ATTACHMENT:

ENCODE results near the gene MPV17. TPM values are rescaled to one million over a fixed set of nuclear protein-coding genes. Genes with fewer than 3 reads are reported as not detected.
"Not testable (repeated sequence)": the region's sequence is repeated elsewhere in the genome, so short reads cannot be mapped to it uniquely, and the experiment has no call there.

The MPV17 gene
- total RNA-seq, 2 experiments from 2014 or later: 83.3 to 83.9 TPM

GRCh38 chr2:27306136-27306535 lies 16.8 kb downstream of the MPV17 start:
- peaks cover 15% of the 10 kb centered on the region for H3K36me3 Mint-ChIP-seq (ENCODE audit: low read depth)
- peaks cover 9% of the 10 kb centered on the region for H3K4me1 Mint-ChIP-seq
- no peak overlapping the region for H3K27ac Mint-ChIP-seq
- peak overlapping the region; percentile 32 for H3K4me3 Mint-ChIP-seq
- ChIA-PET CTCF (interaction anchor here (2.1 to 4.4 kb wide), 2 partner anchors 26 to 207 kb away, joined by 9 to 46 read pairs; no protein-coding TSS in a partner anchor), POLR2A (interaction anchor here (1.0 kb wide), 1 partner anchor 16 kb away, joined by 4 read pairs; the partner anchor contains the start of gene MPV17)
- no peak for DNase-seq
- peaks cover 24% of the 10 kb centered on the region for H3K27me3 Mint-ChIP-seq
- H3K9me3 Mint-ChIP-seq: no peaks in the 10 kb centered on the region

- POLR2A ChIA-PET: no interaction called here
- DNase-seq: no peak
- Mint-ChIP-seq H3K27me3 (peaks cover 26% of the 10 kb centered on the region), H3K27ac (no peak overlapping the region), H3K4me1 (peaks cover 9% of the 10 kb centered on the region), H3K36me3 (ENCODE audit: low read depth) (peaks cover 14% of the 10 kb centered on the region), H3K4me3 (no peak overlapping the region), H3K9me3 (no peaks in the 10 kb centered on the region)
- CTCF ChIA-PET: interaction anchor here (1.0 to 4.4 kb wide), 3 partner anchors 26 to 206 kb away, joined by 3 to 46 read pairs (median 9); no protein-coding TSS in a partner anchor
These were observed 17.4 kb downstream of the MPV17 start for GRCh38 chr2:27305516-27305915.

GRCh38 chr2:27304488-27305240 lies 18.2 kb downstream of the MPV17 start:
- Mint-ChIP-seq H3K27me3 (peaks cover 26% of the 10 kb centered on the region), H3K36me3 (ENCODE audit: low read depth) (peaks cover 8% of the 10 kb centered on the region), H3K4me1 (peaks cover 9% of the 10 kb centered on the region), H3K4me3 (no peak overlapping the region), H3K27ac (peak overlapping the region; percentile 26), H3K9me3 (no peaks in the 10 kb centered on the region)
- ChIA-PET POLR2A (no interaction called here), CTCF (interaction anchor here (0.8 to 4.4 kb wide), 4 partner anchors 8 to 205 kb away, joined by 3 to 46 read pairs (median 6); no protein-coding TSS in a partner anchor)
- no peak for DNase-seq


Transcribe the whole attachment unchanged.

ENCODE results near the gene MPV17. TPM values are rescaled to one million over a fixed set of nuclear protein-coding genes. Genes with fewer than 3 reads are reported as not detected.
"Not testable (repeated sequence)": the region's sequence is repeated elsewhere in the genome, so short reads cannot be mapped to it uniquely, and the experiment has no call there.

The MPV17 gene
- total RNA-seq, 2 experiments from 2014 or later: 83.3 to 83.9 TPM

GRCh38 chr2:27306136-27306535 lies 16.8 kb downstream of the MPV17 start:
- peaks cover 15% of the 10 kb centered on the region for H3K36me3 Mint-ChIP-seq (ENCODE audit: low read depth)
- peaks cover 9% of the 10 kb centered on the region for H3K4me1 Mint-ChIP-seq
- no peak overlapping the region for H3K27ac Mint-ChIP-seq
- peak overlapping the region; percentile 32 for H3K4me3 Mint-ChIP-seq
- ChIA-PET CTCF (interaction anchor here (2.1 to 4.4 kb wide), 2 partner anchors 26 to 207 kb away, joined by 9 to 46 read pairs; no protein-coding TSS in a partner anchor), POLR2A (interaction anchor here (1.0 kb wide), 1 partner anchor 16 kb away, joined by 4 read pairs; the partner anchor contains the start of gene MPV17)
- no peak for DNase-seq
- peaks cover 24% of the 10 kb centered on the region for H3K27me3 Mint-ChIP-seq
- H3K9me3 Mint-ChIP-seq: no peaks in the 10 kb centered on the region

- POLR2A ChIA-PET: no interaction called here
- DNase-seq: no peak
- Mint-ChIP-seq H3K27me3 (peaks cover 26% of the 10 kb centered on the region), H3K27ac (no peak overlapping the region), H3K4me1 (peaks cover 9% of the 10 kb centered on the region), H3K36me3 (ENCODE audit: low read depth) (peaks cover 14% of the 10 kb centered on the region), H3K4me3 (no peak overlapping the region), H3K9me3 (no peaks in the 10 kb centered on the region)
- CTCF ChIA-PET: interaction anchor here (1.0 to 4.4 kb wide), 3 partner anchors 26 to 206 kb away, joined by 3 to 46 read pairs (median 9); no protein-coding TSS in a partner anchor
These were observed 17.4 kb downstream of the MPV17 start for GRCh38 chr2:27305516-27305915.

GRCh38 chr2:27304488-27305240 lies 18.2 kb downstream of the MPV17 start:
- Mint-ChIP-seq H3K27me3 (peaks cover 26% of the 10 kb centered on the region), H3K36me3 (ENCODE audit: low read depth) (peaks cover 8% of the 10 kb centered on the region), H3K4me1 (peaks cover 9% of the 10 kb centered on the region), H3K4me3 (no peak overlapping the region), H3K27ac (peak overlapping the region; percentile 26), H3K9me3 (no peaks in the 10 kb centered on the region)
- ChIA-PET POLR2A (no interaction called here), CTCF (interaction anchor here (0.8 to 4.4 kb wide), 4 partner anchors 8 to 205 kb away, joined by 3 to 46 read pairs (median 6); no protein-coding TSS in a partner anchor)
- no peak for DNase-seq